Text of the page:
Central America cocoa flavor map ‘opens doors’ to international chocolate market

By Oliver Nieburg contact

- Last updated on GMT

Nicaragua, Honduras and El Salvador cocoa maps give incentives for chocolate buyers, says LWR. Photo: :LWR
Nicaragua, Honduras and El Salvador cocoa maps give incentives for chocolate buyers, says LWR. Photo: :LWR

Related tags: Chocolate, Nicaragua

A flavor map of three Central American cocoa origins is likely to entice international premium chocolate players, says Lutheran World Relief (LWR).

The aid agency along with Guittard Chocolate and Belgian-based cocoa consultancy ZOTO began to screen flavor diversity in Nicaragua, Honduras and El Salvador in 2016.

The organizations unveiled the LWR Regional Cocoa Flavor Map​ at Salon du Chocolat 2017 in Paris from October 28 to November 1.

The map includes information on bean flavor notes, bean size and drying & fermentation conditions at different coops in the three countries.

Creating a market for Central American farmers

Rick Peyser, senior relationship manager for coffee & cocoa at LWR, told ConfectioneryNews: “We believe the cocoa flavor map will be a powerful tool for cacao farmers and cooperatives in these three Central American countries to market their distinctive products to fine chocolate makers around the world, who are always seeking cacao with very specific flavor profiles.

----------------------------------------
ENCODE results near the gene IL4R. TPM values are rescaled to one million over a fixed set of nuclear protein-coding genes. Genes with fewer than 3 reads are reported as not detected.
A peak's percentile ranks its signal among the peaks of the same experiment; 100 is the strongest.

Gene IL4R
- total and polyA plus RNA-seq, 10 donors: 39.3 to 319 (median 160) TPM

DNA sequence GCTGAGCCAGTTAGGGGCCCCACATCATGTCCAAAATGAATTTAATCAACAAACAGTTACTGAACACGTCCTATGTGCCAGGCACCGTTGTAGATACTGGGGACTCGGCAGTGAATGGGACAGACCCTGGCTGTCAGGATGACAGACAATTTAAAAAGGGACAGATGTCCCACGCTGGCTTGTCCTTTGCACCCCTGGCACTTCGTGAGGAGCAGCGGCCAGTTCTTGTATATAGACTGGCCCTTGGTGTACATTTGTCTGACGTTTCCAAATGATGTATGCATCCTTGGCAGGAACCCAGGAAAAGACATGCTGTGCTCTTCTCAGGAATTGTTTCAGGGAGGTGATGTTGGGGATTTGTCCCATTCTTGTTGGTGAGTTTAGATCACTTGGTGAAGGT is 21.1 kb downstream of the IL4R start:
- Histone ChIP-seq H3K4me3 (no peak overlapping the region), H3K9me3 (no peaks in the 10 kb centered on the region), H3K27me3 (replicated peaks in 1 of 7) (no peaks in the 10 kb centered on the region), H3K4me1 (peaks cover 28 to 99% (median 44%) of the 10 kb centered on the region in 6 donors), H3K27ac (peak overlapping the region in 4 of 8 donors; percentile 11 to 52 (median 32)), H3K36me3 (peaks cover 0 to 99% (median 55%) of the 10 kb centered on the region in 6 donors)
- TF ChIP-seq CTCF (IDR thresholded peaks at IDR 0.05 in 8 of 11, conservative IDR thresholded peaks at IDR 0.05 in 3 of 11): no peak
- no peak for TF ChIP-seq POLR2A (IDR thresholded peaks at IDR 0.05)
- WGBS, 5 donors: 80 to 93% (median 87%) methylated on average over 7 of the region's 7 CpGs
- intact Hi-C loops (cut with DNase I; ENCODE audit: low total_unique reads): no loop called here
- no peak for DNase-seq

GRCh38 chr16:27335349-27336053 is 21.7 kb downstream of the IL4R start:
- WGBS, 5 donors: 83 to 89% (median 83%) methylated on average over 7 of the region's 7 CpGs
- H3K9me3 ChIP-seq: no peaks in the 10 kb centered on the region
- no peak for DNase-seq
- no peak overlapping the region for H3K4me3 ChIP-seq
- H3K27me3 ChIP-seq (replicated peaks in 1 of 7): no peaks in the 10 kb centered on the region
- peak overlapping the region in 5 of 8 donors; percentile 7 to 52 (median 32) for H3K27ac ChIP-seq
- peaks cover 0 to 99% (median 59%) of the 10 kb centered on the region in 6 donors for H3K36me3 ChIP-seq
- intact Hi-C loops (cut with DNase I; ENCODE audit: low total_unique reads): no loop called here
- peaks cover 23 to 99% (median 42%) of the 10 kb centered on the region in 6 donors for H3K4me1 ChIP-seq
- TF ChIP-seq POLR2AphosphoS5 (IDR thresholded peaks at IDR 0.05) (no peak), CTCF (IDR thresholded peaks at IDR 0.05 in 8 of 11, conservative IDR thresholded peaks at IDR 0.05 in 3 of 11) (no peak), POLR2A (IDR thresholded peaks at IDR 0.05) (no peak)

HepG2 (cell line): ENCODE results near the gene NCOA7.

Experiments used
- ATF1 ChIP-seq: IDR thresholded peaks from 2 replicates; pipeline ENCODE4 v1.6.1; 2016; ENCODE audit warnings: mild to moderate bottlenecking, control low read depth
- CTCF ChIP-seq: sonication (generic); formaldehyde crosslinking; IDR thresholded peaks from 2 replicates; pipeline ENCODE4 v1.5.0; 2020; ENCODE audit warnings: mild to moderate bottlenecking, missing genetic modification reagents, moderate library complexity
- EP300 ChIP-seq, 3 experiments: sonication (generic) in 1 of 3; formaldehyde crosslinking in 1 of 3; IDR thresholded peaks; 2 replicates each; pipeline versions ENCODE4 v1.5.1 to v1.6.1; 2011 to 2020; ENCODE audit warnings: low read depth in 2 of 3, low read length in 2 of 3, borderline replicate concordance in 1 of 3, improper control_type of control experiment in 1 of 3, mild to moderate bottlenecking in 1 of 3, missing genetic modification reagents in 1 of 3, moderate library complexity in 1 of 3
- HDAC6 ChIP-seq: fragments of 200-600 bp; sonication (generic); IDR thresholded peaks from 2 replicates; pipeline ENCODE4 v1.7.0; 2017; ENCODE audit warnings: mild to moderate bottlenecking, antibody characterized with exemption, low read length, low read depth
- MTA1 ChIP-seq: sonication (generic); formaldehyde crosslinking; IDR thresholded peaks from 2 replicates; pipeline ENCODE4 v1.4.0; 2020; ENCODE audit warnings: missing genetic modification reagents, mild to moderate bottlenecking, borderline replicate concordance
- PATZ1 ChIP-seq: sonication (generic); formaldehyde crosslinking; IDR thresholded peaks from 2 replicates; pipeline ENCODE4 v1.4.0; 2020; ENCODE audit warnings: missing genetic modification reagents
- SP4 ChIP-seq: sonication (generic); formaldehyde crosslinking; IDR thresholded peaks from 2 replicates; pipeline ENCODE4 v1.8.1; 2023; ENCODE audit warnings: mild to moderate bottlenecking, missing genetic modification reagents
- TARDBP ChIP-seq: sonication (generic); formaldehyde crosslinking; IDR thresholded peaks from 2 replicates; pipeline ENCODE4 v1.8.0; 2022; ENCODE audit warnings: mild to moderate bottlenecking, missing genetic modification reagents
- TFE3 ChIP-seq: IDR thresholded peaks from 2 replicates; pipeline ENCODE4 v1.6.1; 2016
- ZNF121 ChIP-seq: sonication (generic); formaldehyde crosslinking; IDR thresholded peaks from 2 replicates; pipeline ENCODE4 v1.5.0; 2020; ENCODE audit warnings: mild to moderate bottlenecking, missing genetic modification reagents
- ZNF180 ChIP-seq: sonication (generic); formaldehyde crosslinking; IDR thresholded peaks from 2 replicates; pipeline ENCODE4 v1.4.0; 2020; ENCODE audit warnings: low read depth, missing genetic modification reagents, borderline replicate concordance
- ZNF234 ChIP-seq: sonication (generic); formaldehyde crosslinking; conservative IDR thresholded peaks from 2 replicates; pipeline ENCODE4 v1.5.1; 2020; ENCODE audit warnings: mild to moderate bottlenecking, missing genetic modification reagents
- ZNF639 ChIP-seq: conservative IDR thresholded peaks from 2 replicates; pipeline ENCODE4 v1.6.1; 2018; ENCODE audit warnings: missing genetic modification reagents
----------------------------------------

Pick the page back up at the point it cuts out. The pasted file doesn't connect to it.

“The goal is to enable these farmers to get a better price for their cacao, which will raise the standard of living for their families.”

Exclusive access to flavorsome cocoa

LWR said the Flavor Map gives chocolate makers the ability to obtain exclusive micro-lots of unique cocoa with full transparency and traceability.

Companies can quickly identify sources for the cocoa flavors, profiles and characteristics they seek, it said.

Dr. Zoi Papalexandratou, lead Cocoa Advisor for ZOTO, claimed the map will “open doors”​ to the international chocolate market for Central American farmers and their cooperatives.

“Such a cocoa flavor guide can help a chocolate maker select lots from different locations that express similar notes,”​ she said.

The flavor map povides buyers details on the level and type of drying and fermentation as well as the bean size, defects and flavor notes
The flavor map provides buyers details on the level and type of drying and fermentation as well as average bean size, defects and flavor notes. Photo: LWR

Post-harvest protocols

Under the project, LWR and its partners helped implement post-harvest processing protocols for farmers to improve quality and flavor expression. They also conducted sensory and chemical analysis of samples.

The World Environment Center (WEC), US Department of State, as well as COSUDE (the Swiss Agency for Cooperation and Development) supported the project.

The PROGRESA CARIBE-USDA project, Catholic Relief Services (CRS) and SNV gave additional support for the Nicaragua cocoa map.

Related topics: Chocolate, Commodities, Cocoa & Sugar, Premium

Related news

Show more

Follow us

Featured Events

View more

Products

View more

Webinars